Iowa approves Summit Carbons pipeline application

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(The Center Square) – The approval of Summit Carbon Solutions, LLC’s (SCS) proposed hazardous liquid pipeline in Iowa will open access to emerging markets for the agriculture industry, the company said.

Those emerging markets include sustainable aviation fuel through lowering ethanol’s carbon intensity score, according to SCS.

However, farmers can expect to see decreased yields during construction, according to the order.

SCS Vice President of Pipeline and Facilities Erik Schovanec said the owners of the crops will be compensated in accordance with Iowa law.

So far SCS says it has signed voluntary easement agreements with 75% of the Iowa landowners along the proposed route and will continue working with them.

The Iowa Utilities Board (IUB) approved the company’s application this week to construct, operate, and maintain the pipeline through 29 Iowa counties after a nearly three-year process that included over 30 public information hearings and approximately 50,000 pages of testimony, according to IUB.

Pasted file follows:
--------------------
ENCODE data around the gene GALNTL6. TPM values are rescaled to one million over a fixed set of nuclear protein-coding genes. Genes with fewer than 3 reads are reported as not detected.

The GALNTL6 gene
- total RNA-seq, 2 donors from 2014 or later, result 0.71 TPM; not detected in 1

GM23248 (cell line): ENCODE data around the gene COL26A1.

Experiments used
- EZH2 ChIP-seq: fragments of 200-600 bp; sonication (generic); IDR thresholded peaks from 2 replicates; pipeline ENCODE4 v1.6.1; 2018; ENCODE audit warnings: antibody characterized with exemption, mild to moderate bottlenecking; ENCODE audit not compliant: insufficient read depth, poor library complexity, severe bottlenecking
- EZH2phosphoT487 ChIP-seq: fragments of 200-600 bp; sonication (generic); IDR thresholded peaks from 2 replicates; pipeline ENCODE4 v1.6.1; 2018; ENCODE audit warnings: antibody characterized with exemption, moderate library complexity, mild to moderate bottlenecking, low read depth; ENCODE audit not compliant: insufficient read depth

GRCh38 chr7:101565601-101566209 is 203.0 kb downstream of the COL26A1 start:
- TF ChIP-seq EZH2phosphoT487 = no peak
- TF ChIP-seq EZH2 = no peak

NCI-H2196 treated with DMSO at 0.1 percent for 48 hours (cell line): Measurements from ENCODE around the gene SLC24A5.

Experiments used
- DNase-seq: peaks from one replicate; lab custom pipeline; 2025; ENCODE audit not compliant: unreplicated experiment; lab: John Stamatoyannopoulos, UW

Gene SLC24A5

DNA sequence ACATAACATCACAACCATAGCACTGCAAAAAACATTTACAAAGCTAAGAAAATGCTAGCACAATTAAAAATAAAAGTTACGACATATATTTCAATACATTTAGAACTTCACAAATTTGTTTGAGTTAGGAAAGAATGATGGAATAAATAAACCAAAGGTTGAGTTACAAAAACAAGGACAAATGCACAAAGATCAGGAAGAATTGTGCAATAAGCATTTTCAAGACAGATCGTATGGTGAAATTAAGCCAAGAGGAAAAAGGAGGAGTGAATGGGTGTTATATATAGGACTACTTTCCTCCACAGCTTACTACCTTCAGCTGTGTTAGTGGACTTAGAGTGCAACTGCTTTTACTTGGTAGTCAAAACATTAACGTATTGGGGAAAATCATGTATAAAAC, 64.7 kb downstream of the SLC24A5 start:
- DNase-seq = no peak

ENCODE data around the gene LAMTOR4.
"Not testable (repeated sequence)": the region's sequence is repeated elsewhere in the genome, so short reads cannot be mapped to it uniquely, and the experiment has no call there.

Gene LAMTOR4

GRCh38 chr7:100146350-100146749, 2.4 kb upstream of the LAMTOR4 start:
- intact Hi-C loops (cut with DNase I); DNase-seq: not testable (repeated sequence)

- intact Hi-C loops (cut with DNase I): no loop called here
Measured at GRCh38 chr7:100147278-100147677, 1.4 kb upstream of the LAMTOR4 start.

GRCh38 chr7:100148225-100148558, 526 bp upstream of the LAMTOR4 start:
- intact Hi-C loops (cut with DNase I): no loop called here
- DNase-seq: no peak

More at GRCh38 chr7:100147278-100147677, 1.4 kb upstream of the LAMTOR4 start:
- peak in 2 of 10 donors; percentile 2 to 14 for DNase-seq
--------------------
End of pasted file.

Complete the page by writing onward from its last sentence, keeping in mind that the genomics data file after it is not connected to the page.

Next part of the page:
SCS will receive the right of eminent domain over certain parcels once it receives the permit. The company first must obtain proof of general liability insurance for no less than $100 million before the permit is issued. The company is not allowed to begin constructing the pipeline until it has also received approval from North Dakota and South Dakota.

“The momentum will continue as we prepare to file our South Dakota permit application in early July,” said SCS CEO Lee Blank. “We look forward to engaging with the state throughout this process and are confident in a successful outcome.”

During the decision-making process landowners said they had concerns over their drainage tile, farm yields, and tax implications associated with the project.

SCS’s easement payment would impact benefits for the two-thirds of landowners along the route who are 65 and older, according to the order.

SCS Vice President of Land and ROW Micah Rorie said while it was true the landowners might receive less money from their benefit programs, they would be receiving money from Summit Carbon.

IUB said it found the public benefits of the project outweigh the private and public costs.

Schovanec said during testimony that no houses will be displaced along the route and permanent impacts to land use would only be seen in areas where there are above-ground accessories or where the route passes through.

“Presumptions that the existence of an underground pipeline prohibits continued uses or prevents development in and around the pipeline right-of-way is simply not accurate,” said Schovanec.

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